Jordan Spieth on the severity of the injury and the main problem

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Jordan Spieth on the severity of the injury and the main problem
Jordan Spieth on the severity of the injury and the main problem

Currently, Jordan Spieth is experiencing a huge problem as a result of his wrist injury. Spieth managed to play with his wrist taped up at Oak Hill despite his injury. Due to the fact that Spieth is afraid of any complications, he is very cautious in his approach.

This great golfer is, however, a hopeful individual who believes that everything will be all right in the end. "At this point, I don't feel like I'm rushing things," said Spieth, as quoted by "I think I'm on par with following the docs I've talked to, and it's kind of a week-to-week thing because it's something that can get worse, and if it does, I need to cut it off immediately.

Ideally, I make it through this stretch, then have a little break in the summer prior to the Scottish, and that rest will probably help a lot. But I'm doing a lot of recovery stuff day to day that I'm not used to doing, but it's been helping."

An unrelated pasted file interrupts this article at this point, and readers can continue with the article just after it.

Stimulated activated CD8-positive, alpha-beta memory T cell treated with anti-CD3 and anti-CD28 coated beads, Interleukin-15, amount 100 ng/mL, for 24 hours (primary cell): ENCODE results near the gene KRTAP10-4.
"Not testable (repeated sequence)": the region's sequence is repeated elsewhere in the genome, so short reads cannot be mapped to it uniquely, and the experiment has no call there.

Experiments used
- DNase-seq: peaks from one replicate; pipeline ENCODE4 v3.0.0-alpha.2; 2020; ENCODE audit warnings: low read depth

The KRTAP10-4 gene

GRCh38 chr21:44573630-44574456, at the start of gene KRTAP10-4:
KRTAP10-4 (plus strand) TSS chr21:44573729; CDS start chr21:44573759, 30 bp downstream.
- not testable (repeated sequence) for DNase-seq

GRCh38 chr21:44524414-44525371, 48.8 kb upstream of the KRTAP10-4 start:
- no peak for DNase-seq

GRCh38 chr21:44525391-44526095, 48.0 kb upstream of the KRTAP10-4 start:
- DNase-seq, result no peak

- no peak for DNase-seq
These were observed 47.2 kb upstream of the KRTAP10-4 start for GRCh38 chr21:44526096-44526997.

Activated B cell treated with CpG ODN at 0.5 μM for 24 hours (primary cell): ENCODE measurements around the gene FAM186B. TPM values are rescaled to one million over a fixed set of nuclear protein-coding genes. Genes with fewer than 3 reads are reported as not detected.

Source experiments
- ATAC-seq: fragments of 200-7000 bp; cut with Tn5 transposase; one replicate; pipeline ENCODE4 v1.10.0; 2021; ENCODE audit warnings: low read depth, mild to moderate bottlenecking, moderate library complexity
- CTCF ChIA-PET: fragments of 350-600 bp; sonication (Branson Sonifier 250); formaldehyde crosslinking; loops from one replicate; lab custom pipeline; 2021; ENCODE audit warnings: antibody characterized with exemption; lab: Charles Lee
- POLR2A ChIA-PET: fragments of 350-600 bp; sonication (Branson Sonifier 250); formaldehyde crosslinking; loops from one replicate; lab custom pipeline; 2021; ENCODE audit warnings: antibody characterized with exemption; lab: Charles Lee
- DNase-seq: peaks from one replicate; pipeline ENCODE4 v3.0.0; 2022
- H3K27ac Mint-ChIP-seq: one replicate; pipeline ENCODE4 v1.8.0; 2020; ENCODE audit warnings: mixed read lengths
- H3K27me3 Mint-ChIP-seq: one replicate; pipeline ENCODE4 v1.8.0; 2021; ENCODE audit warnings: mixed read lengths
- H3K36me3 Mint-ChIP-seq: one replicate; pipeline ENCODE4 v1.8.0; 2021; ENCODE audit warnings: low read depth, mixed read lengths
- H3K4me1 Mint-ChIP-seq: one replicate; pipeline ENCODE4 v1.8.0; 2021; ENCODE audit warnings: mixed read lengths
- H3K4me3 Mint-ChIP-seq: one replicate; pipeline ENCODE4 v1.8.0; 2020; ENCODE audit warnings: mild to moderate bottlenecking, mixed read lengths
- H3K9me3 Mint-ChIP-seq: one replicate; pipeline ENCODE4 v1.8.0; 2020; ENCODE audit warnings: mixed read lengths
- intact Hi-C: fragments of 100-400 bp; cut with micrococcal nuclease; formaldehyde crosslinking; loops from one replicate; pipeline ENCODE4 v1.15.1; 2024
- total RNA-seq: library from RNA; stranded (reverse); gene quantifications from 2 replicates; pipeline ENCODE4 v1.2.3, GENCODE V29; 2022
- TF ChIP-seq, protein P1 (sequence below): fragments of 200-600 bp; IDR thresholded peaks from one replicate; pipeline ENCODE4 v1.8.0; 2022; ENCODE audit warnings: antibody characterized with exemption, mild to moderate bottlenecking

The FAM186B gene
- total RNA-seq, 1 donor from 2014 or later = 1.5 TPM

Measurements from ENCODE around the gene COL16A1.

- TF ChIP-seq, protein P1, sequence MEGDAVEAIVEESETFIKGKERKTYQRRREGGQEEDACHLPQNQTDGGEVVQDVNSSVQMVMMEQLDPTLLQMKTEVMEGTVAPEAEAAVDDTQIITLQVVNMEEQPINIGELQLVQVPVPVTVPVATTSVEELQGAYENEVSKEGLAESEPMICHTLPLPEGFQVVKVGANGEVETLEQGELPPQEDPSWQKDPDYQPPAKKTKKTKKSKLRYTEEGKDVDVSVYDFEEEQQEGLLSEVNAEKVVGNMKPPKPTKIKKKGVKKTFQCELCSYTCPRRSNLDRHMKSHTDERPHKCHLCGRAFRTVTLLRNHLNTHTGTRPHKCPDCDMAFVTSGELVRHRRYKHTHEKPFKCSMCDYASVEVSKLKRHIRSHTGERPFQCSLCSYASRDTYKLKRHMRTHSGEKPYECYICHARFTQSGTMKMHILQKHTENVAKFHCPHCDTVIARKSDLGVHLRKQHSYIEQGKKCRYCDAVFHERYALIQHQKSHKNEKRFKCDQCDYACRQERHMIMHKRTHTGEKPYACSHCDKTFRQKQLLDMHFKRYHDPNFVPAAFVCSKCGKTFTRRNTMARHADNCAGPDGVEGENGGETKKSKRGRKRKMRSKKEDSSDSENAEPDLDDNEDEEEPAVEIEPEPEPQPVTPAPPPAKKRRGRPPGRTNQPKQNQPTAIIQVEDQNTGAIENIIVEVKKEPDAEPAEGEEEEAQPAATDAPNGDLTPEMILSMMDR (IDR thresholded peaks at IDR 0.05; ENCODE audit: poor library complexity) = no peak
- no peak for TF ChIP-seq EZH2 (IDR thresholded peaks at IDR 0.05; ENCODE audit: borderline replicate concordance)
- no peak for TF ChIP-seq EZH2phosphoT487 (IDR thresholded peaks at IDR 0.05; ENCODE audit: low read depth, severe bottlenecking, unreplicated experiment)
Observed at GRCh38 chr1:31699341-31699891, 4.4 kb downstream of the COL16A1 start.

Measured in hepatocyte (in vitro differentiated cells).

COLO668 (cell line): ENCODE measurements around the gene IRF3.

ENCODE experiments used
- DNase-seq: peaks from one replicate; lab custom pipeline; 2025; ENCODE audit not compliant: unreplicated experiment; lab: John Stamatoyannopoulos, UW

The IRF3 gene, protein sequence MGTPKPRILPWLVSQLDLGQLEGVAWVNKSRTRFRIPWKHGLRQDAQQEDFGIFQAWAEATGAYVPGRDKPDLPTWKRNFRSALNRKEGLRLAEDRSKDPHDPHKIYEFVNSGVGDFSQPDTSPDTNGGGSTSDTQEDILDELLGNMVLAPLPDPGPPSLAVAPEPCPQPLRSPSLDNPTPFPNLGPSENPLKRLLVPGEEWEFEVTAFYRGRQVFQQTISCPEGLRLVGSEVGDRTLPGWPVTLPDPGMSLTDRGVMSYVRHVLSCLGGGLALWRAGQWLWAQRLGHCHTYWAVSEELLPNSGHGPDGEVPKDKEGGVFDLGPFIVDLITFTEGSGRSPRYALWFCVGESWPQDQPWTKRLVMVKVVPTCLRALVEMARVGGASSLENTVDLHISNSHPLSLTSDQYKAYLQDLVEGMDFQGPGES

Jordan Spieth on his injury

It is often difficult to assess the seriousness of Spieth's injury, since the situation sometimes appears to be ideal, and sometimes there seems to be a fear that things may worsen.

Spieth has been suffering from hand problems for a number of years now. The hardest thing to deal with is pain. "It's a pretty vague thing because it can be pretty significant and it can be very insignificant," he added. "The tendon itself is in a really good spot, which is most important.

Then there's some damage there, but not enough to be massively concerning as long as I'm listening to it. I have a bone spur in the same hand. This hand has caused me issues over the last five years or so. But I have another issue that can't get worse, it's just pain management.

So you can shoot that up to help with pain management at times." For him, the most important thing is to consult with people who can help him, that is, with doctors. "This is one I didn't want to do because it can get worse and I need to listen to it.

Just a ton of manual therapy to ice, laser, stim, because it can heal itself but there's not a lot of blood flow in the area so sometimes it takes a little longer. I just keep on staying in touch with specialists. They would err on the side of caution, and if they're pretty comfortable and I feel good about it, then I say why not play?"

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